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SDL Web 8 - The "Discovery" Microservice

One of the microservices I was describing in my post Content Delivery Microservices is the Discovery Service. This post describes what the service does and provide a step-by-step installation guide.

The Discovery service is a new addition to the set of functionality in Tridion. It is a REST service that provides information about the capabilities of a given content delivery environment. A capability represents a Content Delivery module that is exposed itself as a REST service (i.e. the other CD Microservices of SDL Web 8). The Discovery service knows about each capability in a given environment and exposes this information in its methods.

For example, if a content delivery environment has capabilities Deployer and Dynamic Content, the Discovery service will provide the calling client the information about their endpoints, such that other systems discover what capabilities are available in a given environment, and what are their endpoints, so that they can communicate with these modules. We will see in a subsequent post, how this works in more detail using the New Way of Publishing and the Topology Manager.
Top level XML response of Discovery service

The Environment metadata provides the actual access to the individual capabilities:
Details of the available capabilities

The Discovery service is a server role, running either as a standalone or Windows service Spring Boot package. By default, it contains an embedded Apache Tomcat instance, which makes it very easy to install and get running.

Discovery service uses a Content Delivery database to persist the information about each configured capability in its environment. Therefore, we need to configure node Storage in cd_storage_conf.xml, as well as the individual installed capabilities. These capabilities are in the form of URL endpoints, which define each capability as REST service, a client id and possibly an OAuth secret.

In order to install it as Windows service, the user should execute the .\installService.ps1 PowerShell script:
PowerShell installation script

Also it is possible to run Discovery service in secured mode, using the OAuth protocol. In order to configure it, modify file cd_ambient_conf.xml.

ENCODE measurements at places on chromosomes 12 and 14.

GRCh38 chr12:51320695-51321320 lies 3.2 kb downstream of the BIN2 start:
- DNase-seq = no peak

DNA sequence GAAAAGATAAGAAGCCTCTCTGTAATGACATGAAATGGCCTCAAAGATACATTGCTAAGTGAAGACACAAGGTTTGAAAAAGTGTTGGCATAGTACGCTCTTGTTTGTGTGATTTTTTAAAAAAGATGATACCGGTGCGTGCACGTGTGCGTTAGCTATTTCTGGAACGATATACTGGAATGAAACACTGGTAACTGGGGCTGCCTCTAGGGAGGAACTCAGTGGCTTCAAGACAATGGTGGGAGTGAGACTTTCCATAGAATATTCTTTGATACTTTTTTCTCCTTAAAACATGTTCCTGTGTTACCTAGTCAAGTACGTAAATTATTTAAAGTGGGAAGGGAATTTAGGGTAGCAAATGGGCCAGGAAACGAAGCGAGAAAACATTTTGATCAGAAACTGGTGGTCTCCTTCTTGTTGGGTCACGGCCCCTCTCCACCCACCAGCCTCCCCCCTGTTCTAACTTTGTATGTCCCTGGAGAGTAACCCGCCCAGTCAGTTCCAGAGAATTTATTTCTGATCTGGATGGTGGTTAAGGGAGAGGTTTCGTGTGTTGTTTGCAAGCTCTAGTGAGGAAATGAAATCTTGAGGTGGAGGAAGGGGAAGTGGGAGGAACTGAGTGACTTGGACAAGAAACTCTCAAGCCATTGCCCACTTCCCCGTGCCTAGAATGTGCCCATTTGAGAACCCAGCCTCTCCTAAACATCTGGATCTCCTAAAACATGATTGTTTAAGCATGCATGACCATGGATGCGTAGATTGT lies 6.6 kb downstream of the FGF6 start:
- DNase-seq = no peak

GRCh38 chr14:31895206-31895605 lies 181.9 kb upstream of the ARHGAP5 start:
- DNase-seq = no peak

OAuth configuration section cd_ambient_conf.xml

It is possible to run it also as HTTPS, however, due to additional hassle with certificates, SDL recommends to use a reverse Proxy, instead in front of it and to secure the connection at the proxy level.

Lastly, we can start the SDL Delivery Discovery Services Windows Service.
Discovery Service running as Windows Service

Once all configurations are done and the Discovery service is up and running, we need to store the information about each capability in this environment into the Discovery Content Delivery database. In order to do so, we use a utility JAR, named discovery-registration.jar, using the following command line (I ran it from the /config folder of the Discovery Service installation):

    java -jar discovery-registration.jar

This utility reads the capability configurations defined earlier in cd_storage_conf.xml and performs an HTTP POST to the Discovery service, which will then store them in the Content Delivery database. The fact that it is possible to send these configurations over the wire and instruct the Discovery service to persist them in its database, represents a nice step towards modular/self-configuring services and it opens up the scenarios where this can be used in the future.
Execution of the discovery-registration.jar

For the inner geek, this is a little snapshot of how the configurations look like when stored in the Discovery database:
Capabilities persisted in Discovery Service database


Comments

Jordan said…
Interesting points here! It's important to understand this process in these microservices. Thanks for sharing!

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